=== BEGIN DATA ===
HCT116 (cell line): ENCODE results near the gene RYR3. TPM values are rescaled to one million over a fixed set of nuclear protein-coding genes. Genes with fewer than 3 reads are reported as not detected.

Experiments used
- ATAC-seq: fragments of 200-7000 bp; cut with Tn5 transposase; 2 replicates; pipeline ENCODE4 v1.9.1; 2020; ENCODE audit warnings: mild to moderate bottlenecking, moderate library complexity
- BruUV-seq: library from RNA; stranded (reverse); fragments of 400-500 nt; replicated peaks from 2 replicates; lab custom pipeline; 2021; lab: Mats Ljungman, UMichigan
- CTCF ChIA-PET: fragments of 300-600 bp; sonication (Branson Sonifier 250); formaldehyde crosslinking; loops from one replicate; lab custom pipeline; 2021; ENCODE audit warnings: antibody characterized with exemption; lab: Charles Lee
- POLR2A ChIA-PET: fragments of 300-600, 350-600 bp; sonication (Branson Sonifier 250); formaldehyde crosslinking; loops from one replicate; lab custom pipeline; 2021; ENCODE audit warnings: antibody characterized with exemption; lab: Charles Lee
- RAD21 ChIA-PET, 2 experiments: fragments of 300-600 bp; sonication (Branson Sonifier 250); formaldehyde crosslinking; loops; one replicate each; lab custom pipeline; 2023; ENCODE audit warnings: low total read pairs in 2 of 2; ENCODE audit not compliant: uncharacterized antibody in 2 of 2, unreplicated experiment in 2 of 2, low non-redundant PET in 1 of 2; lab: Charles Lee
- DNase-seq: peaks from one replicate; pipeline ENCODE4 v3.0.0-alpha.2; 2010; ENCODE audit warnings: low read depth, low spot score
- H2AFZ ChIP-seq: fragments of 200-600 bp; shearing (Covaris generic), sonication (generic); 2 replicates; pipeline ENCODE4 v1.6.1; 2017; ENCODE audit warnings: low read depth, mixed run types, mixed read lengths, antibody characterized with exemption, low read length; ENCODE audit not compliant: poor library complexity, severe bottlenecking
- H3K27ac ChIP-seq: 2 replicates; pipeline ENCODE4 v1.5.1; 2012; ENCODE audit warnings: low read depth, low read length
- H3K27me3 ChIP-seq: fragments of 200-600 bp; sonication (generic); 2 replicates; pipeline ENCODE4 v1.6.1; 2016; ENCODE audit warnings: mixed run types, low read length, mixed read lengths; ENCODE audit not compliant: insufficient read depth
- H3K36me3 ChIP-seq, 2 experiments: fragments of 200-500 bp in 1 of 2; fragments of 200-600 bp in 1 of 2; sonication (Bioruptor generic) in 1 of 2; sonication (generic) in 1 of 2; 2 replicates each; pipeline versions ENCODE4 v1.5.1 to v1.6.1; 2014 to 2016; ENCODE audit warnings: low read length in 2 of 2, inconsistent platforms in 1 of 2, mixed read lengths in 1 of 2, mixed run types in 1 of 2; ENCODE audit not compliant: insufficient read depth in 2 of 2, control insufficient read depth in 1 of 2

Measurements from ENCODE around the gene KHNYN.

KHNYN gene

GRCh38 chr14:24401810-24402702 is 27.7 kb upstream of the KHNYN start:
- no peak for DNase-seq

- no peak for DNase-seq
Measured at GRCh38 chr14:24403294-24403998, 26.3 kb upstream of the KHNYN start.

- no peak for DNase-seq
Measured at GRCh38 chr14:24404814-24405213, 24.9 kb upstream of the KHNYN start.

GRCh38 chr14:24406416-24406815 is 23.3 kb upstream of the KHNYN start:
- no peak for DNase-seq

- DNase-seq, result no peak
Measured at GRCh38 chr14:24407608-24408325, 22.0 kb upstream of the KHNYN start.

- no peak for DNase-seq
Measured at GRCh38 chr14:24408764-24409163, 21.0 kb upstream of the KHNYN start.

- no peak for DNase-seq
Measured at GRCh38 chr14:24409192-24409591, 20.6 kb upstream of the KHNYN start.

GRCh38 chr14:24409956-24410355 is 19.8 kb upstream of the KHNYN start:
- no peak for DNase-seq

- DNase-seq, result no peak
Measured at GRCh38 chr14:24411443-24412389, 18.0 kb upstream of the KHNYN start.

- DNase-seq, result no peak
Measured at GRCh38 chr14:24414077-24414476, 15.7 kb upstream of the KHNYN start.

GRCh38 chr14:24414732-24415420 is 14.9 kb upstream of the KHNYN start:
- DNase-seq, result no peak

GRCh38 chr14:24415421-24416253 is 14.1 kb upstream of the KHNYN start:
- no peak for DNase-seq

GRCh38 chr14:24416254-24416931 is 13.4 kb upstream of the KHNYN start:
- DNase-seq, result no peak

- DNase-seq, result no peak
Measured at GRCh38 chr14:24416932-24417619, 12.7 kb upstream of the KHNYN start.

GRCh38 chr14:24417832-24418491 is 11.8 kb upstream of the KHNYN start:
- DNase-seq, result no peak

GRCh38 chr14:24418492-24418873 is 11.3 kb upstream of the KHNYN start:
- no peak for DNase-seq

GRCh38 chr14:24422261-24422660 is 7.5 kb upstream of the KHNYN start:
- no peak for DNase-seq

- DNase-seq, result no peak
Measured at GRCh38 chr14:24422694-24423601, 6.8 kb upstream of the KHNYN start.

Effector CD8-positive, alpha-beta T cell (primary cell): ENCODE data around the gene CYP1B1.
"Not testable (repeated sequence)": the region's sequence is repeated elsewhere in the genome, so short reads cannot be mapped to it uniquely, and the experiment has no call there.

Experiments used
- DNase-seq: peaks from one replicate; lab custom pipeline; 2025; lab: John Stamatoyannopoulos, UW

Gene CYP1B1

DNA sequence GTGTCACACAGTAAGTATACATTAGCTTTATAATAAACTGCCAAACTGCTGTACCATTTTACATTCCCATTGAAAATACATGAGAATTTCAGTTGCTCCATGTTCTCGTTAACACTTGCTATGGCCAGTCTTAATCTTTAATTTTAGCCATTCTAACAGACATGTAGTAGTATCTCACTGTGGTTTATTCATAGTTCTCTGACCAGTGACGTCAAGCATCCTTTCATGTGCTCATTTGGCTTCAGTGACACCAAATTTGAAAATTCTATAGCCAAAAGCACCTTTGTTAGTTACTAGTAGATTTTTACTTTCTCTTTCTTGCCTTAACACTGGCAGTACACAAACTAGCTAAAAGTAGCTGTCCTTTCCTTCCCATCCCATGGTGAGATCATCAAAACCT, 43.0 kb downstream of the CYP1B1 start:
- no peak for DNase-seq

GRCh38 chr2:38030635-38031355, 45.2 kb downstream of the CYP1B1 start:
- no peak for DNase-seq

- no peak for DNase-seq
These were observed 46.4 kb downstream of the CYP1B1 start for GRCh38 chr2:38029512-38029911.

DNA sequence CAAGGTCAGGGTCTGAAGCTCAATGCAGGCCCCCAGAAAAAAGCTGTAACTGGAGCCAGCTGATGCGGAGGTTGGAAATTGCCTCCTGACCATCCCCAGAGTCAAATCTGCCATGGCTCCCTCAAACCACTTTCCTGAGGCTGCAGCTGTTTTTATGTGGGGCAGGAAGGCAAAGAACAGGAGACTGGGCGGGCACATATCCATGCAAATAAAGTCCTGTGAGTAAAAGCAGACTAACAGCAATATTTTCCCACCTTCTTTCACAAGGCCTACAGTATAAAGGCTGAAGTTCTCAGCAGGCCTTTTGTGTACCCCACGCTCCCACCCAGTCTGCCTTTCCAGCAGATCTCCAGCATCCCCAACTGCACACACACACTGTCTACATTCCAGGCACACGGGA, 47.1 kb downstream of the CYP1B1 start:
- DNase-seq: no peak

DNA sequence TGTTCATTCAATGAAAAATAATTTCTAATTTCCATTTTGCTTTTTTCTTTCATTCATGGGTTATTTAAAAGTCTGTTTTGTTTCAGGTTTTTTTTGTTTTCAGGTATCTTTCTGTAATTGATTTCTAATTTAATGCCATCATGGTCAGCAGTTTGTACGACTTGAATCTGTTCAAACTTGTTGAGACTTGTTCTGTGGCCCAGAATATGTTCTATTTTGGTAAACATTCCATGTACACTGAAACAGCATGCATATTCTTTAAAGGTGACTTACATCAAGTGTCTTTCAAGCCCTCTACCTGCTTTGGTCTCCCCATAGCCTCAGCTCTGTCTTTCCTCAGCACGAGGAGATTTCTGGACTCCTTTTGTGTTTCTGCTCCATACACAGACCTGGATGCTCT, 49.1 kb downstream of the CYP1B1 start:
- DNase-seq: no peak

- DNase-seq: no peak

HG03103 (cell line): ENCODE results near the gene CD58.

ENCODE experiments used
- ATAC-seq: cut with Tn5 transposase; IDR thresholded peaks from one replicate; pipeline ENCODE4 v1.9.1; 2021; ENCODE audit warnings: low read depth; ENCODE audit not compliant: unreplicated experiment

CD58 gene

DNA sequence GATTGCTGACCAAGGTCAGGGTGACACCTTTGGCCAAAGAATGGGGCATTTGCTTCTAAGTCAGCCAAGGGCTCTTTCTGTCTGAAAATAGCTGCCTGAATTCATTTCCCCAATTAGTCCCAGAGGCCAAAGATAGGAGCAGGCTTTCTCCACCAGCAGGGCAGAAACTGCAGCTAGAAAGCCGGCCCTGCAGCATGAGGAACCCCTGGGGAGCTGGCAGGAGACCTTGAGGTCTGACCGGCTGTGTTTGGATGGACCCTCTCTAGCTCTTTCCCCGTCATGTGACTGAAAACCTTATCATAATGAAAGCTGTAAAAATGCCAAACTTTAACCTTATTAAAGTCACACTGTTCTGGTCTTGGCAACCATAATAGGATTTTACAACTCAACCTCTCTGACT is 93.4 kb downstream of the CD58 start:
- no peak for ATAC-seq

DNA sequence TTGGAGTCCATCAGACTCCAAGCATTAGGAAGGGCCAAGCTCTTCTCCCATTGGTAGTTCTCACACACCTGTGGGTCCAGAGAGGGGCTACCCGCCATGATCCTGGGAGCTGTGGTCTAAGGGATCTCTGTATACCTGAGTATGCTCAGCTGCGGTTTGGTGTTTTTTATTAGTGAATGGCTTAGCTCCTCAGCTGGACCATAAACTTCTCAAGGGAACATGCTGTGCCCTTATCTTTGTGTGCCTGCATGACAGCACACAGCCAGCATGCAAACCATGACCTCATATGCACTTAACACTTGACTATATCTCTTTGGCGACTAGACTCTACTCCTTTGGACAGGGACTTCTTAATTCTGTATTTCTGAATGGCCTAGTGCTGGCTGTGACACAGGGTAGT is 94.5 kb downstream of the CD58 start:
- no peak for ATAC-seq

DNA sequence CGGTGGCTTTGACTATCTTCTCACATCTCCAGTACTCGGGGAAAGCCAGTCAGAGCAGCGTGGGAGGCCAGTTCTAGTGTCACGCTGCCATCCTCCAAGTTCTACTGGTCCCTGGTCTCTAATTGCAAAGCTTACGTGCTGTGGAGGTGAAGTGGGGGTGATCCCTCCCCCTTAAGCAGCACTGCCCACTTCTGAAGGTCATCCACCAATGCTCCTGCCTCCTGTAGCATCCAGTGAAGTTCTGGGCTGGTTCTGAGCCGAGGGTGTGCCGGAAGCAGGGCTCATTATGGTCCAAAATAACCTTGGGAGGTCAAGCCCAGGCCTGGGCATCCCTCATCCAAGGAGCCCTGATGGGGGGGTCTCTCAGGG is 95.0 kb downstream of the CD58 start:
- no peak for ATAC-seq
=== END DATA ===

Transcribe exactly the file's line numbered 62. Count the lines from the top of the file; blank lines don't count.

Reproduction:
DNA sequence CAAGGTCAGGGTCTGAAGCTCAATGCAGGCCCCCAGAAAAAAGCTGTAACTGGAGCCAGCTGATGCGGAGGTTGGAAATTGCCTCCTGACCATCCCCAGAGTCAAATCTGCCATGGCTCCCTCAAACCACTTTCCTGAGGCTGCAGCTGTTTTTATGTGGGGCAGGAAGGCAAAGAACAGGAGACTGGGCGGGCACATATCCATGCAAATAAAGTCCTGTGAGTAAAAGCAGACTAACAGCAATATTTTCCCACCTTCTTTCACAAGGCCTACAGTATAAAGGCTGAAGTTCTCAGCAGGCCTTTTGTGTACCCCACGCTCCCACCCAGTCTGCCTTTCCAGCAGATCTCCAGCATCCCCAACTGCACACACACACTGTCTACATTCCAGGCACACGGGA, 47.1 kb downstream of the CYP1B1 start: